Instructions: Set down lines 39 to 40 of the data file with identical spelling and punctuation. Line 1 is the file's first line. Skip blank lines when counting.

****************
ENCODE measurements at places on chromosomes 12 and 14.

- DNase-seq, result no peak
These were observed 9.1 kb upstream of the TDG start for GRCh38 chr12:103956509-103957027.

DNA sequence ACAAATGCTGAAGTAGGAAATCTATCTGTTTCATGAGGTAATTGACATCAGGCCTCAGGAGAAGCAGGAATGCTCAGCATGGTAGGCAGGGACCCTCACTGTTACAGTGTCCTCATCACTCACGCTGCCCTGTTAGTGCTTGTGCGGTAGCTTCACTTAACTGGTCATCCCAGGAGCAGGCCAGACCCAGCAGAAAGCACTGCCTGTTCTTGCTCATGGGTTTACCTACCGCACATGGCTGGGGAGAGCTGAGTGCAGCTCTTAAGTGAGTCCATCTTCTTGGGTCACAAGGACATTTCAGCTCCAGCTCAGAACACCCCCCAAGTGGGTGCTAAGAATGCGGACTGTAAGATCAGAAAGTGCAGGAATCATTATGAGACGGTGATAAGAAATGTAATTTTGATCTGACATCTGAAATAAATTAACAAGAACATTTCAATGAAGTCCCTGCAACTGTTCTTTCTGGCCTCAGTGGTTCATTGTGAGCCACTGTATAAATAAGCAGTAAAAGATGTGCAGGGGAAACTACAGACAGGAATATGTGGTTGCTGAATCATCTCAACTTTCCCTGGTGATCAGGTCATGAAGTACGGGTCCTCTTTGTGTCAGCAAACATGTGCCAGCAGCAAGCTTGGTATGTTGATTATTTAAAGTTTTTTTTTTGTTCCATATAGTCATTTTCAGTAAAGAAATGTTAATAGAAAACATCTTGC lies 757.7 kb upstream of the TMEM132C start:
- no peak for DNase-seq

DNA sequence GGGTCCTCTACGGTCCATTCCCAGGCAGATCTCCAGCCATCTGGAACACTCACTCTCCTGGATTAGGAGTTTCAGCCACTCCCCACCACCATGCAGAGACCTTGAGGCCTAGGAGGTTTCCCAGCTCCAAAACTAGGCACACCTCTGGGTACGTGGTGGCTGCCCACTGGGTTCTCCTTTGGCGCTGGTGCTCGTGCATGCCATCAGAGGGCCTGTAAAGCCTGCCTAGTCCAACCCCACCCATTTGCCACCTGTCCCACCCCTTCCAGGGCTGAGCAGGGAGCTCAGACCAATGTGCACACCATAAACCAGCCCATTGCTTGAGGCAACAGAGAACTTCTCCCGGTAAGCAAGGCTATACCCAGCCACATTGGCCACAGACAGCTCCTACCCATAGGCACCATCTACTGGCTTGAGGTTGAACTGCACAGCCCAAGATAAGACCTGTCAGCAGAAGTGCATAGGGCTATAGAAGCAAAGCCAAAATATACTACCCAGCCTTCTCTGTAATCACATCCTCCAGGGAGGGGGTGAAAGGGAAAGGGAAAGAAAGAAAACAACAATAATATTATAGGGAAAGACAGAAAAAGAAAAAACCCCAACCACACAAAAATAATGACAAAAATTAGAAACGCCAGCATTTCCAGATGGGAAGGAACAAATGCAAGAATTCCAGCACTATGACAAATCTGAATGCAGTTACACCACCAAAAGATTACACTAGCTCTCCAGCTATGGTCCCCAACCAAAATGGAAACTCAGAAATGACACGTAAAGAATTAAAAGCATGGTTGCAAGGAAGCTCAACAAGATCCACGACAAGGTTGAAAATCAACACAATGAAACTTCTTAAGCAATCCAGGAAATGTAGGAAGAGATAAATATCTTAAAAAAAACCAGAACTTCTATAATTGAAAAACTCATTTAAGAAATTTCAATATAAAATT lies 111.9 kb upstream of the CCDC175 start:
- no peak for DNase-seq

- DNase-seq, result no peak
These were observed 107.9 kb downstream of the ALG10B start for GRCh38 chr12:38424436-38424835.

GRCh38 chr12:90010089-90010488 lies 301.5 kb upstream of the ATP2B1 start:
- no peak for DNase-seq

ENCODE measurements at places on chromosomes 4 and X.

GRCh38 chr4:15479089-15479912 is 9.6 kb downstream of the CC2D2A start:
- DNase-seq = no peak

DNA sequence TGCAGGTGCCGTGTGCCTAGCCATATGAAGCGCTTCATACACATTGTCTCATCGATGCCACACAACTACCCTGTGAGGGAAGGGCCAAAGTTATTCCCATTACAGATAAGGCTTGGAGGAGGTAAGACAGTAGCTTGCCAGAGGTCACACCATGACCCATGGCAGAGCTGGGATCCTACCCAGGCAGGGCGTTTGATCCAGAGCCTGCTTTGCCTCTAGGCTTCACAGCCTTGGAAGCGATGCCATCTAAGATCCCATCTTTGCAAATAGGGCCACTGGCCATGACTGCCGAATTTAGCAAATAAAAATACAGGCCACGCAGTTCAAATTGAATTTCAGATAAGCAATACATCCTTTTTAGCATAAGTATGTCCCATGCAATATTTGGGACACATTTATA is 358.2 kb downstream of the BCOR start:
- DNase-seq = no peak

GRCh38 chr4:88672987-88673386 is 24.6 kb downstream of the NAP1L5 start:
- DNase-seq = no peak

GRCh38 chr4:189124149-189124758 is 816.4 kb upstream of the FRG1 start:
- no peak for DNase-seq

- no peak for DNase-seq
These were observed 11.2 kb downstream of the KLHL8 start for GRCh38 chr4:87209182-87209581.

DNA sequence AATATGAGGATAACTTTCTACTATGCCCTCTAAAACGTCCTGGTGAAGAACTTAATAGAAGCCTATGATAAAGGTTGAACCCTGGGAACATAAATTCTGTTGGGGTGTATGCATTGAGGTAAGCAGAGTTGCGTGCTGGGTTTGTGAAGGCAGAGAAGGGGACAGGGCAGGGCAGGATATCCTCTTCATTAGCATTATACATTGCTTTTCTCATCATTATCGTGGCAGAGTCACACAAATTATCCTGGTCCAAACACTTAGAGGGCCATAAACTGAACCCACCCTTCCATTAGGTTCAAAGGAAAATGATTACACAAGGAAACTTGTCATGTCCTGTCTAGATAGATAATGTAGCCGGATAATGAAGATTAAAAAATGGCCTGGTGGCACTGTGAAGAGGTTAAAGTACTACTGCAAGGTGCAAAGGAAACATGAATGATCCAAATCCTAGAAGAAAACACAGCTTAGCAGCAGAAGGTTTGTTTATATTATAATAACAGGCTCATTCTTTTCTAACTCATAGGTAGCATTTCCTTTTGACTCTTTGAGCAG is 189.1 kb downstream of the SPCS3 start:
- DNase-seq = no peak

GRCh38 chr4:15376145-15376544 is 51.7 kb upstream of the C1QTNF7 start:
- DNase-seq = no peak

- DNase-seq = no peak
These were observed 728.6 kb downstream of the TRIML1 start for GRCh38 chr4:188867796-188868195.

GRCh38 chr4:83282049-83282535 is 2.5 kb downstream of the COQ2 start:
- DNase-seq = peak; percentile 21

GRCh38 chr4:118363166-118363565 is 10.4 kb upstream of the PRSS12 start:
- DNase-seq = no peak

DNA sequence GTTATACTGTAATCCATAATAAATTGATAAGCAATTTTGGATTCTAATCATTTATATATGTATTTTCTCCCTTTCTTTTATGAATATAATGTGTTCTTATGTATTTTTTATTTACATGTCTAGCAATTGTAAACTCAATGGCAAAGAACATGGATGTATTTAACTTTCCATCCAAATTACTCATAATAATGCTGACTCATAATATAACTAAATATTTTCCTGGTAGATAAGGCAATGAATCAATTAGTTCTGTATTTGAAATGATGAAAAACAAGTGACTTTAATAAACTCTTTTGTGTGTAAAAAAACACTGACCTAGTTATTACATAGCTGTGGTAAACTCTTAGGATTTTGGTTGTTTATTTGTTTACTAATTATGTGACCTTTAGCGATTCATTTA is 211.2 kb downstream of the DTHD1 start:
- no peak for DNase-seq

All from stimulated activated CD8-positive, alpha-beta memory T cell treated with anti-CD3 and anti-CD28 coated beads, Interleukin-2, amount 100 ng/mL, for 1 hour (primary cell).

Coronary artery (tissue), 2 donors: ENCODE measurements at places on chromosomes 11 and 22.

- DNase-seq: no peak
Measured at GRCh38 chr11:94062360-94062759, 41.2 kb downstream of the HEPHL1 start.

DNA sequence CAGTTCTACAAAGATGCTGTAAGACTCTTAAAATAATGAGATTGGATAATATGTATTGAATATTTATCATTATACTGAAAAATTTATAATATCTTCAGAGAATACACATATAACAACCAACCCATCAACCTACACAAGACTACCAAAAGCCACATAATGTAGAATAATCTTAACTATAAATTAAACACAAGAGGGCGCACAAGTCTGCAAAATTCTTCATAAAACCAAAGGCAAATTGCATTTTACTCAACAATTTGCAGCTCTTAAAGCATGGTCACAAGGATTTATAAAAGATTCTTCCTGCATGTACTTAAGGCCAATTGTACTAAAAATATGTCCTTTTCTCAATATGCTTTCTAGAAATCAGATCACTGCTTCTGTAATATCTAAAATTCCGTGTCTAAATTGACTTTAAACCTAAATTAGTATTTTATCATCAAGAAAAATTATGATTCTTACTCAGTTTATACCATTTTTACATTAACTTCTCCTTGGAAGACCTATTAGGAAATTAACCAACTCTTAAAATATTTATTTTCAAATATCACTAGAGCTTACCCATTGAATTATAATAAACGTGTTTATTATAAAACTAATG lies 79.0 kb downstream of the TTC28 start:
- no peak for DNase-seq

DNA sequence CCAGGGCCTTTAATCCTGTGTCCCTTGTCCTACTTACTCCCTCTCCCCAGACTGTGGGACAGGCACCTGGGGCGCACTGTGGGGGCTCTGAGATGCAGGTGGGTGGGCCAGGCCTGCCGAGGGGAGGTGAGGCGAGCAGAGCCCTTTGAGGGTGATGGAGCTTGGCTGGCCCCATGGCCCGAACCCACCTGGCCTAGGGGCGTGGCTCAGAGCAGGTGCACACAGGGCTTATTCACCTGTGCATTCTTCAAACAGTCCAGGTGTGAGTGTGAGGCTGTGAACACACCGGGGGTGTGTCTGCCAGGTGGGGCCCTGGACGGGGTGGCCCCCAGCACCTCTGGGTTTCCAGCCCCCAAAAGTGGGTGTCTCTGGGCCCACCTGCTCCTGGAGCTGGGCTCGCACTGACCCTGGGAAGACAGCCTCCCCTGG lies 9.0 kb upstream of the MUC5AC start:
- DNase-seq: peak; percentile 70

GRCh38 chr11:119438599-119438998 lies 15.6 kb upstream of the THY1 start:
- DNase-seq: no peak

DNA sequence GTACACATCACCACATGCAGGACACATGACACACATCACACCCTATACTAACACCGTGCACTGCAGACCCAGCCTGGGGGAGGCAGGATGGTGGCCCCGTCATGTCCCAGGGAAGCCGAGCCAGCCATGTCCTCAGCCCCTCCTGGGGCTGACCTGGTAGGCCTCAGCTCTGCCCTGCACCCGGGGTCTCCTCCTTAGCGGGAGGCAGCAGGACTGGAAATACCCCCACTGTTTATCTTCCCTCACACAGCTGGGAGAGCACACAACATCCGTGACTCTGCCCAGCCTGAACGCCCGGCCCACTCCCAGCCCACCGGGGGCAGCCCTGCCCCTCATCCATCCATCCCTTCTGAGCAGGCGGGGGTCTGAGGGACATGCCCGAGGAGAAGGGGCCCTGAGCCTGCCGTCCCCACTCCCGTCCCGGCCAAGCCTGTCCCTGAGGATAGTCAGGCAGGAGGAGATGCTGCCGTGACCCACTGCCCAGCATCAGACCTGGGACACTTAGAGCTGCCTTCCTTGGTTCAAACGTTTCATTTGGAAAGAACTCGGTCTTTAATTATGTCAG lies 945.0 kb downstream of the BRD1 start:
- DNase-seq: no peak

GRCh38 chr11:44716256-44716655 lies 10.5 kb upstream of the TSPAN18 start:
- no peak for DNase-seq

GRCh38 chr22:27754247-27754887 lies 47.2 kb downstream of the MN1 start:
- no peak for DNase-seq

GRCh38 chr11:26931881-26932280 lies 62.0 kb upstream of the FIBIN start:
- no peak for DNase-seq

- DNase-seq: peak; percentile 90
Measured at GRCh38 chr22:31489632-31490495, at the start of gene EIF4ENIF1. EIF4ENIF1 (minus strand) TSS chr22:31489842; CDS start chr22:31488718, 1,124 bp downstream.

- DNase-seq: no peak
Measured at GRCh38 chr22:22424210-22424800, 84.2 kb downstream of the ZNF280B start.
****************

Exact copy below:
DNA sequence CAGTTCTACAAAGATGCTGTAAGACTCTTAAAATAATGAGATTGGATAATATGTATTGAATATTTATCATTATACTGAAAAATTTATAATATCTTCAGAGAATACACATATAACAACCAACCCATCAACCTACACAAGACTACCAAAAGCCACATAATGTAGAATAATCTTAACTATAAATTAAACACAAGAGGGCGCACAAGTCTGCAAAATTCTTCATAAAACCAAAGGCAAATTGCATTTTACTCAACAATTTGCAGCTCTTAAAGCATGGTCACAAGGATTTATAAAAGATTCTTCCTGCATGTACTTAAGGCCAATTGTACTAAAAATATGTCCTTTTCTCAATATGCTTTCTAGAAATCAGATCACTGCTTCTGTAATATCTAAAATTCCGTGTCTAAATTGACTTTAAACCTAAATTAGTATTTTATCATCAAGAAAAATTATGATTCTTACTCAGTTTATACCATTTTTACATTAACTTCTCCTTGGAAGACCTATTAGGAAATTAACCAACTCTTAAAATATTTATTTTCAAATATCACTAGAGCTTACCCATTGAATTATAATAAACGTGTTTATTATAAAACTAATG lies 79.0 kb downstream of the TTC28 start:
- no peak for DNase-seq